Are diverse, cohesive neighborhoods just myths?

"It's not that local leaders and policymakers aren't trying hard enough," says Zachary Neal. "Rather, we now think it's because the goals of integration and cohesion are just not compatible with each other." (Credit: Jeremy Brooks/Flickr)

It’s impossible to create neighborhoods that are both integrated and socially cohesive, according to new research with computer modeling.

For years, policymakers have attempted to create communities where a diverse group of residents not only live close to one other but also interact freely.

But that might be a lost cause, according to Zachary Neal, a sociologist at Michigan State University. The findings appear in the American Journal of Community Psychology.

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“Is a better world possible? Unfortunately, these findings show it may not be possible to simultaneously create communities that are both fully integrated and fully cohesive,” Neal says. “In essence, when it comes to neighborhood desegregation and social cohesion, you can’t have your cake and eat it, too.”

The reason has to do with how people form relationships. Neal says people usually develop relationships with others who are close rather than far away, and similar rather than different from themselves (be it through race, religion, social class, etc.).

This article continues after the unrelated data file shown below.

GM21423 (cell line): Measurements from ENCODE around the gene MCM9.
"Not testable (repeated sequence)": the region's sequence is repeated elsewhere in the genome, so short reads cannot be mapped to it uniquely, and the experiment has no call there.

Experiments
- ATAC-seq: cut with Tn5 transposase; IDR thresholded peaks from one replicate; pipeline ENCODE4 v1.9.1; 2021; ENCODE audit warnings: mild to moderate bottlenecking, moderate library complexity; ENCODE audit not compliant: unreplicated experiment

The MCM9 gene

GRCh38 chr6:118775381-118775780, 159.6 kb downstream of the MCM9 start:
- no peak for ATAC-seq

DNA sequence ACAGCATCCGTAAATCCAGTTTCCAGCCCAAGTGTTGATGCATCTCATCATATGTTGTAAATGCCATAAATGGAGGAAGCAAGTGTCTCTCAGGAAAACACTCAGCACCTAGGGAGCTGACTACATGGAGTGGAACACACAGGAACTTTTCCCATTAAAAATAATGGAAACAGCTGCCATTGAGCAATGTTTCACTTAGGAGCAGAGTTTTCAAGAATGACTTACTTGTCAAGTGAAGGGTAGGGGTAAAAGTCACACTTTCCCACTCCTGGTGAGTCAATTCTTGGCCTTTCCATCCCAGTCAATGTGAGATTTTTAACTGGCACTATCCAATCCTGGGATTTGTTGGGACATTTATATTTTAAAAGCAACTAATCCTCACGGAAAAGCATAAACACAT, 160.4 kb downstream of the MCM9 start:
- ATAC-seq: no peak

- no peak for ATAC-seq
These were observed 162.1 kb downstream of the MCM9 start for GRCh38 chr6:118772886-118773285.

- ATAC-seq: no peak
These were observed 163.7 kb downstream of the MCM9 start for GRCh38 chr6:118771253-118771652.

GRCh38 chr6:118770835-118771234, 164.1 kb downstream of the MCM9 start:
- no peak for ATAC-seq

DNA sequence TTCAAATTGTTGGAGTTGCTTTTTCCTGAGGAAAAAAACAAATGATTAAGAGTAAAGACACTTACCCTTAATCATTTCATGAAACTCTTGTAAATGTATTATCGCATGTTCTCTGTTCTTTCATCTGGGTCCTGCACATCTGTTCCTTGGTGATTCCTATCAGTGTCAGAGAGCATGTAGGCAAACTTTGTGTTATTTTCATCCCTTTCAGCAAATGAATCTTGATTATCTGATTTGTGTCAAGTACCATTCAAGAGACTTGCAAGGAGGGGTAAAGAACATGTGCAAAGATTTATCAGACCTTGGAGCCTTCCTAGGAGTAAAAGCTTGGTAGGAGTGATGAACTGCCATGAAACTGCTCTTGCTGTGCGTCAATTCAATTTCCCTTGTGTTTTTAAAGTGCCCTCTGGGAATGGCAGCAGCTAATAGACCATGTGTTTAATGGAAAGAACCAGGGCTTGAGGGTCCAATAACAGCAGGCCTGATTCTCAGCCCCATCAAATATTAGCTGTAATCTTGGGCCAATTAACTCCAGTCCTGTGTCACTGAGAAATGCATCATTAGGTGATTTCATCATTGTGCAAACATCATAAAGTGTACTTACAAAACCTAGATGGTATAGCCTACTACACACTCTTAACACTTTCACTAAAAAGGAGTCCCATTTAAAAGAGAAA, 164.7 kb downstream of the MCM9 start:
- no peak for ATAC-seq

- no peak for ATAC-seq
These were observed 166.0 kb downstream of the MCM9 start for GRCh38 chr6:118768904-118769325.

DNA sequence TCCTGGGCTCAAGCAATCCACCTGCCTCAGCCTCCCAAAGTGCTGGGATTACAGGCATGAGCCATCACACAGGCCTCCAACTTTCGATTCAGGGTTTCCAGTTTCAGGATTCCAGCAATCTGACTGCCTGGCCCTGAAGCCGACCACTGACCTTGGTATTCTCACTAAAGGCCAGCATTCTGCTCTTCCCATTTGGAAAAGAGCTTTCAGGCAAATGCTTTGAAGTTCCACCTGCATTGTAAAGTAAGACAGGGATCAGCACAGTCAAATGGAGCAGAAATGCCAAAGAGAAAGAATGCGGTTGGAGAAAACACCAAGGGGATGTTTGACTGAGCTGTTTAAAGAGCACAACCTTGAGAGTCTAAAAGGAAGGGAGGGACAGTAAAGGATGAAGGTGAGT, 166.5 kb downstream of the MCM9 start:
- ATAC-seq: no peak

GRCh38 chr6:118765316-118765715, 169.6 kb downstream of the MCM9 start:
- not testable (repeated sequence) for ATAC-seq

Neal ran computer modeling of different fictional neighborhoods and, after millions of trials, consistently found the same thing: The more integrated a neighborhood is, the less socially cohesive it becomes, and vice versa.

“These trends are so strong, it’s unlikely policy can change it,” Neal says.

He says policymakers should instead try to find the right balance between integration and cohesion, which may differ from community to community.

Neal says he started the project because past research had failed to turn up a city that is both truly integrated and cohesive—from the United States to the United Kingdom to Asia. But it’s not from lack of effort, he says.

“It’s not that local leaders and policymakers aren’t trying hard enough,” Neal says. “Rather, we now think it’s because the goals of integration and cohesion are just not compatible with each other.”

Jennifer Watling Neal, assistant professor of psychology, co-authored the study.

Source: Michigan State University